Climbing tuition meets student opposition

Andrea Wilson

Despite controversy over a plan to significantly increase tuition for incoming freshmen, the University Senate ultimately voted to approve next year’s administrative budget on Friday.

Student senators, including Commerce and Finance Senator Nick Bouknight and Arts Senators Stephen McKnight and Safeer Bhatti, voted against the budget because of their opposition to a plan that will raise tuition by $1,200 per semester for future classes.

Beyond the initial $1,200 increase, engineering freshmen will pay an additional $1,400 for the newly-instituted laptop program. Arts and Sciences and Commerce and Finance freshmen will pay an additional $620 for strategic initiatives within the college.

The Senate meets every February to discuss and vote on the proposed budget, but this year’s meeting, scheduled for last Friday, was cancelled due to the snowstorm. Senators had to vote for the budget electronically, which some considered a disadvantage.

“Because we voted electronically, there was no opportunity for discussion,” said Bouknight, who opposes the hike.

“It’s significantly more than the usual increase, and could create some resentment,” he said.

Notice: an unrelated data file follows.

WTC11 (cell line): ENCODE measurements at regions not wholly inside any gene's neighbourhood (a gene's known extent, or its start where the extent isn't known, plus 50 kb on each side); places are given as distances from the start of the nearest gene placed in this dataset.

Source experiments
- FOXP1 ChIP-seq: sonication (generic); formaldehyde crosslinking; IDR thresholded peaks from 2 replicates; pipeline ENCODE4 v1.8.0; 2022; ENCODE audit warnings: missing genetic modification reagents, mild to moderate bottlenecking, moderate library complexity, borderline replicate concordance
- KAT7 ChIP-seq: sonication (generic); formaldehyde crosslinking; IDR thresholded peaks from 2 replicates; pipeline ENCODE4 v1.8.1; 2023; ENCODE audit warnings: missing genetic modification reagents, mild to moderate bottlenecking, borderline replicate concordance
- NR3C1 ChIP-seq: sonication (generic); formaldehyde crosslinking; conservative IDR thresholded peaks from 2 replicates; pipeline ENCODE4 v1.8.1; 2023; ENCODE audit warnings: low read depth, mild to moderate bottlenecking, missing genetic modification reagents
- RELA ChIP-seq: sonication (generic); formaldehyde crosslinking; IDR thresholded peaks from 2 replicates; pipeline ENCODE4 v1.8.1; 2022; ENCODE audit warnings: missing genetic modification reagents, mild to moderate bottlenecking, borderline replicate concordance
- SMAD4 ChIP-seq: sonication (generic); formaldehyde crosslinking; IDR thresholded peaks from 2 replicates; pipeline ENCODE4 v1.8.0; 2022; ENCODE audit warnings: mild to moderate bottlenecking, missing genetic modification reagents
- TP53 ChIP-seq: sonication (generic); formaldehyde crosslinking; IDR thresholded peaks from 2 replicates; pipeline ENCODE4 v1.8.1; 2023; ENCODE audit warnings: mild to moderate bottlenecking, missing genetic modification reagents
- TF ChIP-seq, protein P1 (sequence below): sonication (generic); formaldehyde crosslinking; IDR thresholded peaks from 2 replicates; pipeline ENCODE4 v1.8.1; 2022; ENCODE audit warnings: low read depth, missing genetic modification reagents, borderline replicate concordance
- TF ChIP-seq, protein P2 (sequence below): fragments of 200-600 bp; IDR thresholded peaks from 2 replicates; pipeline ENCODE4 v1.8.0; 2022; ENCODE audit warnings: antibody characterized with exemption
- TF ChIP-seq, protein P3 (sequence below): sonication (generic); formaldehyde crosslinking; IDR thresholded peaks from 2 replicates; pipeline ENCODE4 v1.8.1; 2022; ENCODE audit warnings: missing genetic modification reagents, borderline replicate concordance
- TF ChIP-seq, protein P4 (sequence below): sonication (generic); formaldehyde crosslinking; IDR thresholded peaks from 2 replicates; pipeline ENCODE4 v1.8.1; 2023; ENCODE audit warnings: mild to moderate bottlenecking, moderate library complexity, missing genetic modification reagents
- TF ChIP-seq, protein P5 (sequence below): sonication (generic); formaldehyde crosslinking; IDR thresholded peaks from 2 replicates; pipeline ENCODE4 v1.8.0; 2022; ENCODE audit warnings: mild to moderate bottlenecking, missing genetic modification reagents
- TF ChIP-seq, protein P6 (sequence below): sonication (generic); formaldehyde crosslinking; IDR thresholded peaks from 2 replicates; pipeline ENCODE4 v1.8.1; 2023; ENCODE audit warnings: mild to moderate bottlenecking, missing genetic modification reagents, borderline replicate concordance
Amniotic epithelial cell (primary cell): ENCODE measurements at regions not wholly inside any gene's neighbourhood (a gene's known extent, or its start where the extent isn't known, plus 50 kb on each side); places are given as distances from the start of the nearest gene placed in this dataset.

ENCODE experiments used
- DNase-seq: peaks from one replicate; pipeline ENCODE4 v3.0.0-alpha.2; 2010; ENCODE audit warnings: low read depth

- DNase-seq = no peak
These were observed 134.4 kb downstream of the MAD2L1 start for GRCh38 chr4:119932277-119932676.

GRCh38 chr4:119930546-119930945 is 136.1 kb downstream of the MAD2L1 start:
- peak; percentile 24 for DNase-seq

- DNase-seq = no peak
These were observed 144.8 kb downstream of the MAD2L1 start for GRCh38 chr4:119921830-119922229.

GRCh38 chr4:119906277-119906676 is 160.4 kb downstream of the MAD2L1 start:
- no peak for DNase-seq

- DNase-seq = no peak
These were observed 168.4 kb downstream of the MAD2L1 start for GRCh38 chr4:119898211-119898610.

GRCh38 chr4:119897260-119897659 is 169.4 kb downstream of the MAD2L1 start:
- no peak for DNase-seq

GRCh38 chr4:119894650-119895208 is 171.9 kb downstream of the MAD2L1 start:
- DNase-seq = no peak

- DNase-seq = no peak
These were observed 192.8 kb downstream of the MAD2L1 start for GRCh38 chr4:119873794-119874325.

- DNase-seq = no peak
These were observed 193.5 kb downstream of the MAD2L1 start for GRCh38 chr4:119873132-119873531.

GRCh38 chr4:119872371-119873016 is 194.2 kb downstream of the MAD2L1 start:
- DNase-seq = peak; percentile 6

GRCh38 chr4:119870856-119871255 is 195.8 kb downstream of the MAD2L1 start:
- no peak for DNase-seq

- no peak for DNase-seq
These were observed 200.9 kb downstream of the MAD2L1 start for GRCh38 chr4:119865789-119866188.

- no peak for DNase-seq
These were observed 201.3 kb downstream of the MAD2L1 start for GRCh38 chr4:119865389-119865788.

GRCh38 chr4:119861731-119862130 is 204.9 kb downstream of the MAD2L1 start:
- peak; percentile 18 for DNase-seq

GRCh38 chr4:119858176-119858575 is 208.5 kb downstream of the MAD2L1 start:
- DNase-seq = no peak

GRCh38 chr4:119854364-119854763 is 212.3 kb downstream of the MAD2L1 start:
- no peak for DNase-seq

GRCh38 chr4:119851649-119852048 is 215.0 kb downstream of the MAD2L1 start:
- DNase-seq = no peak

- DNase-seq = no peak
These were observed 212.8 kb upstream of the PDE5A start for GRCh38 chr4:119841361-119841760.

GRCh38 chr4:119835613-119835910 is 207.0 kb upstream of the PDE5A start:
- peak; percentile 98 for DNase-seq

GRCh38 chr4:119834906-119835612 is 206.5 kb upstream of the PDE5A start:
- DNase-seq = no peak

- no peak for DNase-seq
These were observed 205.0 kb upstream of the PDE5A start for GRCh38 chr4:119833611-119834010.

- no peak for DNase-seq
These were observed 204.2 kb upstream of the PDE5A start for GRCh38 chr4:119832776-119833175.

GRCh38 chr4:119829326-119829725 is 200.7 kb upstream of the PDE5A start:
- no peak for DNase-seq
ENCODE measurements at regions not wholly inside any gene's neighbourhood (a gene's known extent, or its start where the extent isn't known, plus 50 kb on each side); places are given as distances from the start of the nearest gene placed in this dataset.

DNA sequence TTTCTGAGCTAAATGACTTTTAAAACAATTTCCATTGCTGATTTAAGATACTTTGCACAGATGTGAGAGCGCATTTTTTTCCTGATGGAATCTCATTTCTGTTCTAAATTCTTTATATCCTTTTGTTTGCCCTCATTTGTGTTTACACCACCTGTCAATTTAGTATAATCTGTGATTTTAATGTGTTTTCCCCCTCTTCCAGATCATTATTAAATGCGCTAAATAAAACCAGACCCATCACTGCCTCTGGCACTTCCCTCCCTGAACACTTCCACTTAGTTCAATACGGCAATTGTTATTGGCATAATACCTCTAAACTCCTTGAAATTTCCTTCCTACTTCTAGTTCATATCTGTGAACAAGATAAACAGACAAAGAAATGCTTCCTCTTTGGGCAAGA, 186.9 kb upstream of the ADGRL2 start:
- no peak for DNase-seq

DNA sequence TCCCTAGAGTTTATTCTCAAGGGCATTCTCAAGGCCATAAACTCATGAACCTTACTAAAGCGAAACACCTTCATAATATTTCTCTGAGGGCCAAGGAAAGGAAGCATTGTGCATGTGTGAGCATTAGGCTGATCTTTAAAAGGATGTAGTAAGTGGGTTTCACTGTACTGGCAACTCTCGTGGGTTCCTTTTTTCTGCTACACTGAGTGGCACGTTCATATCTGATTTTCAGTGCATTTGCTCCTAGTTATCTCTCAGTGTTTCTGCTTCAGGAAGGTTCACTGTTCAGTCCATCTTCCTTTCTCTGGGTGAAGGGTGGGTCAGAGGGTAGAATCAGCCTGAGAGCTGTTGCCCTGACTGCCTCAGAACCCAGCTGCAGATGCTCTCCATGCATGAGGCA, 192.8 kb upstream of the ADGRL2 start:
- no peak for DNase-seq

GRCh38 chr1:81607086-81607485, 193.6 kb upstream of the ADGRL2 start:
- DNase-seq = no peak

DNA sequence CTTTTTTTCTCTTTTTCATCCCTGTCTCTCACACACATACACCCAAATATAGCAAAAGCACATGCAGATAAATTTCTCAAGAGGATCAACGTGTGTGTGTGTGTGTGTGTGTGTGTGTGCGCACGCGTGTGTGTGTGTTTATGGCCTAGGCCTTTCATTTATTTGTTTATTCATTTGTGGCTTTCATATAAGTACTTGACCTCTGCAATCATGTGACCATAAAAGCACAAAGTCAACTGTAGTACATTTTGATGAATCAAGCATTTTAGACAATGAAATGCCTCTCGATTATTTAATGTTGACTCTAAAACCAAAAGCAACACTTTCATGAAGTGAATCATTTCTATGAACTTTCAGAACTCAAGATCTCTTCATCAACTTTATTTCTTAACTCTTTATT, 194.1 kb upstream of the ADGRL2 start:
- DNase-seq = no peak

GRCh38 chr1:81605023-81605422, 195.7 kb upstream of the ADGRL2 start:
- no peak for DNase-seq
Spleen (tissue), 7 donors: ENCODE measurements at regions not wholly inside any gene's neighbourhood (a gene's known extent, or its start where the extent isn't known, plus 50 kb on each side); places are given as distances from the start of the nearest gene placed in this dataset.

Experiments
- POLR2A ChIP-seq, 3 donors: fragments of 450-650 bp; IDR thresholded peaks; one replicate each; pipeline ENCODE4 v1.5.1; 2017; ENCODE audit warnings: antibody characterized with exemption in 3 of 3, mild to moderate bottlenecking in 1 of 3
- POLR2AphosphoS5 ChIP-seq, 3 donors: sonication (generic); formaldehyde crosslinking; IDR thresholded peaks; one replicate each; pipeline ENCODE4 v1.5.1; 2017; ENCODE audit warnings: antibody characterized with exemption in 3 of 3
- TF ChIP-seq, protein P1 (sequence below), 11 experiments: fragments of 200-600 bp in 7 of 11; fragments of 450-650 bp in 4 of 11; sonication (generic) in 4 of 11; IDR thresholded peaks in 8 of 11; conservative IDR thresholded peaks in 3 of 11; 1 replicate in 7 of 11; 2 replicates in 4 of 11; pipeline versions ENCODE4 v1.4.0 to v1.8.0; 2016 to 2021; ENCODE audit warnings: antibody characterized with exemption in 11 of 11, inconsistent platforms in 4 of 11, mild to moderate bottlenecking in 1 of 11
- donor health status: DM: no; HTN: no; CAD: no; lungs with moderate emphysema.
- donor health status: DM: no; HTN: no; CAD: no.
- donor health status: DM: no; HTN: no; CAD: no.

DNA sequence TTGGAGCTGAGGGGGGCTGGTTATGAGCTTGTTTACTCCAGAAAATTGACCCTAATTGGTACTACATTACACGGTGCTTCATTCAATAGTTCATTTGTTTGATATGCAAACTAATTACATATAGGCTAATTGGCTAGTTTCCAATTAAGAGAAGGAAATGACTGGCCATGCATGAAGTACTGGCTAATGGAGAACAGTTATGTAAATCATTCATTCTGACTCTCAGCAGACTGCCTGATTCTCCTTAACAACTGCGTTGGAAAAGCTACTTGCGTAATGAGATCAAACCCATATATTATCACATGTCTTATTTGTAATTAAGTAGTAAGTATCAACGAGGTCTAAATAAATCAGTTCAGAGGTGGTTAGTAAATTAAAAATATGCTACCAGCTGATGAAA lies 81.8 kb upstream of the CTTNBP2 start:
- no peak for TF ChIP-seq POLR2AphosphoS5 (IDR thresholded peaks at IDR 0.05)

The increase will not affect the rates for current students, whose tuition will only be increased by the typical 4 percent, which corresponds to the inflation rate.

“The idea is that we don’t want to raise [tuition] for students already here,” explained Rick Sieber, executive director of Budgeting and Auxiliary Services. “We do it this way so that students can look at the price before they come here and decide what’s best for them.”

According to Sieber, a variety of University goals cause the demand for the extra funds. Academic quality and strategic initiatives will be allotted $850,000 next year.

“To continue to hire and retain the best faculty we can, we’ve budgeted $400,000. It’s extremely competitive right now to hire good faculty members,” Sieber said.

Financial aid funding and maintenance needs for the University’s buildings also contributed to the tuition climb.

Sieber explained that when determining next year’s tuition, the University compares itself to a group of peer institutions, including Boston College, Bucknell University, Lafayette University and Lehigh University. Villanova is normally ranked on the low end for tuition among this group, but with the tuition hike it will likely move closer to the middle. Sieber explained that the University’s room and board costs rank near the top of the group because it is near an urban center.

The University implemented similar hikes five or six times over the years, and “it’s worked for us in the past,” Sieber said.

“It’s a good budget, our enrollment continues to be strong, and the price increase is going to help us maintain and improve where we are and where we’re going.”